Sometimes you need to monitor a progress of something in your Linux system - how a file size changes or network traffic gets tracked for a particular interface. There are many scenarios where watch command is handy.
Basic watch command usage
Come up with a command that generates the output you want monitored, and pass this command to watch command as parameters.
For instance, if I run ifconfig wlp2s0, it will give me the current state of the WiFi interface on my XPS laptop:
As you can see, some parameters are counters - RX packets and bytes, TX packets and bytes. So if you want to watch how they’re updated in nearly real time, you can use watch command:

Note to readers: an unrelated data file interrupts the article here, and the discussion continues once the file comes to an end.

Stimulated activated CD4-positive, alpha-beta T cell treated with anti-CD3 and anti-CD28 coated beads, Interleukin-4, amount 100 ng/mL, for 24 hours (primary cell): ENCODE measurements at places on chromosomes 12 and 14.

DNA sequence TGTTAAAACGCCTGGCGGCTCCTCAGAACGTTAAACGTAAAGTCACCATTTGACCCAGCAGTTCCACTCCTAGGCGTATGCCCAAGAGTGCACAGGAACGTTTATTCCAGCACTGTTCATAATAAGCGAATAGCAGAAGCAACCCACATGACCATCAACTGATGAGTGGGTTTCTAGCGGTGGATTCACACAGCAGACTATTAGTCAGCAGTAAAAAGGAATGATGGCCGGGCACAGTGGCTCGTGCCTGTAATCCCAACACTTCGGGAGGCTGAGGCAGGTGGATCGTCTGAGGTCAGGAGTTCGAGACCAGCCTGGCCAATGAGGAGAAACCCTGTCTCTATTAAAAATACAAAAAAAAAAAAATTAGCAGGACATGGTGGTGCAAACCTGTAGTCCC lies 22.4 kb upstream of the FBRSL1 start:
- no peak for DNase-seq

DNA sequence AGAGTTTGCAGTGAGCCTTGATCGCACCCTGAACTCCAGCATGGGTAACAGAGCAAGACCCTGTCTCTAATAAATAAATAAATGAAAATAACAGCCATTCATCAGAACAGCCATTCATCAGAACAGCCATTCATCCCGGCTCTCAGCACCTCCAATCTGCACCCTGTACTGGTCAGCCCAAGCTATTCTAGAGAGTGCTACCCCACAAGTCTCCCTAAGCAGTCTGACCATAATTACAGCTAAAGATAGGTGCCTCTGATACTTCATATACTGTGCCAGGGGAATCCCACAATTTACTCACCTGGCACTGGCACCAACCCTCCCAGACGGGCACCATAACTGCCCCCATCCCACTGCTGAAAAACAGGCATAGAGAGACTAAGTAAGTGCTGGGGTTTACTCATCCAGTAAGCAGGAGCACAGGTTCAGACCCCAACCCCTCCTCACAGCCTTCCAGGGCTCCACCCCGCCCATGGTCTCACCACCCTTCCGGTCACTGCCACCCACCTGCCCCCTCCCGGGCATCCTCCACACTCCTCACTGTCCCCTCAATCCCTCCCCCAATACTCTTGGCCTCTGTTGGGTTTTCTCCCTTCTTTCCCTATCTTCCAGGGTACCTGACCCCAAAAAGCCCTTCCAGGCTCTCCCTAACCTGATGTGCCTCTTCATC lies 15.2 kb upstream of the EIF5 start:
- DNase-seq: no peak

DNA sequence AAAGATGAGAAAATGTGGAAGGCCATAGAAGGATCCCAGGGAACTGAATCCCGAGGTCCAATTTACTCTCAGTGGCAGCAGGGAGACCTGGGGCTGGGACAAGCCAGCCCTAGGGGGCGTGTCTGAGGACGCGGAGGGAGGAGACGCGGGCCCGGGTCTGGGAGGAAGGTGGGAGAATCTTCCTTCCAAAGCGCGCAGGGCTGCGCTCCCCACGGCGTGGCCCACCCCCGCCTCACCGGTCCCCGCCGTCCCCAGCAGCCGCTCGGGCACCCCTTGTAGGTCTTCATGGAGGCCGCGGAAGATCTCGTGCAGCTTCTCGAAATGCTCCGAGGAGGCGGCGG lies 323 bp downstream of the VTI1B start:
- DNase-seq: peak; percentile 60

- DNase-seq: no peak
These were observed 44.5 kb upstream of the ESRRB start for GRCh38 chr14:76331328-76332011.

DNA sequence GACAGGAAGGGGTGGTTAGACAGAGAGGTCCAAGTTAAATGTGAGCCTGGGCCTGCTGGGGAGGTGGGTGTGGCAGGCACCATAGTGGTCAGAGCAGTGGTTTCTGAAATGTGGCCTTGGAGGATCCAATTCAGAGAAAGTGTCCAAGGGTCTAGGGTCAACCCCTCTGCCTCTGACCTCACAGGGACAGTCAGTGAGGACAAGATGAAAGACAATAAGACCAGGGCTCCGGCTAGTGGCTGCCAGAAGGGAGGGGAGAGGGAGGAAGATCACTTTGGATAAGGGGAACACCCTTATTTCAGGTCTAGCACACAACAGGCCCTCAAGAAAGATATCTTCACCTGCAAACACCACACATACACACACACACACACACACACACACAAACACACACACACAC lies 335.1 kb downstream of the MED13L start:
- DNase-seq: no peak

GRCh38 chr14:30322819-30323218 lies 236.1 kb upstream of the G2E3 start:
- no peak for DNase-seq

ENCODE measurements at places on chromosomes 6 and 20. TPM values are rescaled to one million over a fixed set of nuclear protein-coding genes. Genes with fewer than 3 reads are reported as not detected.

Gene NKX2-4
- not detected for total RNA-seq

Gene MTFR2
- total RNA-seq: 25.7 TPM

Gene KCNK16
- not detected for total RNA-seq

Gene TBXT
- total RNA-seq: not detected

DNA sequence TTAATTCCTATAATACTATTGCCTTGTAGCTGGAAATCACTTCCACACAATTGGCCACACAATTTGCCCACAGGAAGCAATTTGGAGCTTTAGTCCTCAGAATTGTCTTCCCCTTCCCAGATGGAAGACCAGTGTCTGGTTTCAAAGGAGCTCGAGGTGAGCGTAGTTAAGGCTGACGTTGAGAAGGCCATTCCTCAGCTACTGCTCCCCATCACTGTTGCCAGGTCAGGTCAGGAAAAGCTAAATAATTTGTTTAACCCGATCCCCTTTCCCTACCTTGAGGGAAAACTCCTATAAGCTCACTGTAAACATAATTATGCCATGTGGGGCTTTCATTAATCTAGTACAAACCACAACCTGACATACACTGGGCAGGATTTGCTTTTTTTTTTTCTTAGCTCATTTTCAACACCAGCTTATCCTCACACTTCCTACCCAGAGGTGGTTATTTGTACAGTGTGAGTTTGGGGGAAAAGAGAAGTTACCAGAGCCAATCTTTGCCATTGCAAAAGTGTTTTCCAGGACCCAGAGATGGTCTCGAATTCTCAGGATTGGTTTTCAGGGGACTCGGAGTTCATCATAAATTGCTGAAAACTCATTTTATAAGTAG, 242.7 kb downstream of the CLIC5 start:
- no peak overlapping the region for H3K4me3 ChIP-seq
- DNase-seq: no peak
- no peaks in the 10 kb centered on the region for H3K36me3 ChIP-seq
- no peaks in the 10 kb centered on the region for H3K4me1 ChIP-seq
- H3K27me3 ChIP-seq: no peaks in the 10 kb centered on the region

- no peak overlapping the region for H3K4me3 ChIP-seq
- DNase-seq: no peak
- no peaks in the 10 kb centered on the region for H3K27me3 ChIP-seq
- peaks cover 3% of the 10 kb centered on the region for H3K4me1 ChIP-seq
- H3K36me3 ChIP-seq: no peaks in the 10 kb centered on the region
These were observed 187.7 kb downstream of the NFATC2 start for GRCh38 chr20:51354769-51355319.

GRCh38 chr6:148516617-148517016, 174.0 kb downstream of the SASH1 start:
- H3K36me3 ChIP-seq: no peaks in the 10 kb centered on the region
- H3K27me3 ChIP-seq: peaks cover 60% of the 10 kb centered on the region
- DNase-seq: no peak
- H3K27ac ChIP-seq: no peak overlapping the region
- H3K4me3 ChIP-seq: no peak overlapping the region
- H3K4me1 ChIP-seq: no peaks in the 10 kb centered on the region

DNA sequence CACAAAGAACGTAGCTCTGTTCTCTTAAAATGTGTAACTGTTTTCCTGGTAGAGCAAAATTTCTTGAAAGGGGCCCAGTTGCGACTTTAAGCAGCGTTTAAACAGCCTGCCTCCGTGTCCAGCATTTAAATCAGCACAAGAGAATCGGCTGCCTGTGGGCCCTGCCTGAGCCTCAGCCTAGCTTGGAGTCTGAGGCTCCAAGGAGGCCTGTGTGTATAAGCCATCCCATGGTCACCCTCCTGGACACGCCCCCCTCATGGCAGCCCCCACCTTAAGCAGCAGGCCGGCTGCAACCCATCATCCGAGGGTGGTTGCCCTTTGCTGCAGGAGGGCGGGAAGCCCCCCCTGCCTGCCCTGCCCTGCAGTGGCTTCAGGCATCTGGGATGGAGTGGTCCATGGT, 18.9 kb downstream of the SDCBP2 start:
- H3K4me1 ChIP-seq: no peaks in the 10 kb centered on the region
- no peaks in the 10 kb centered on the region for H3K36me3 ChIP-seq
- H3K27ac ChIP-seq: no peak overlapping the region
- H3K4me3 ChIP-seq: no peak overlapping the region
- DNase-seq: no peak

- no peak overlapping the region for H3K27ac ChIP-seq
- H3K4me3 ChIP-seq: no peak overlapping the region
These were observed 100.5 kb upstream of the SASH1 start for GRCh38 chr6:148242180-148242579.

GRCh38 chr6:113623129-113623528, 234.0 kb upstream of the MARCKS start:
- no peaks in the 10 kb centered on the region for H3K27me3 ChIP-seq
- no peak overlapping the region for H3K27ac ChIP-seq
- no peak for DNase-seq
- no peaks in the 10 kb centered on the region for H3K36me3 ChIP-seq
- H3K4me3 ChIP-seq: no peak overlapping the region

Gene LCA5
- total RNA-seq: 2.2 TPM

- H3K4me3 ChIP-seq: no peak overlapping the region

By default watch command uses interval of 2sec - meaning it will refresh output every 2 seconds by re-running the same command you specified.
It will look like this:
Quicker Intervals for watch command
A friend reminded me the other day, that in Linux it’s actually possible to make watch command wait a lot less between re-runs of the commands you pass to it. You can go as far as making watch re-run every 0.1s, but even 0.2s is going to be 10x better than default - so the counters in my example will now be updating almost instantly.
Just use the -n parameter to specify new time interval:
Notice how it says Every 0.2s now at the top left corner: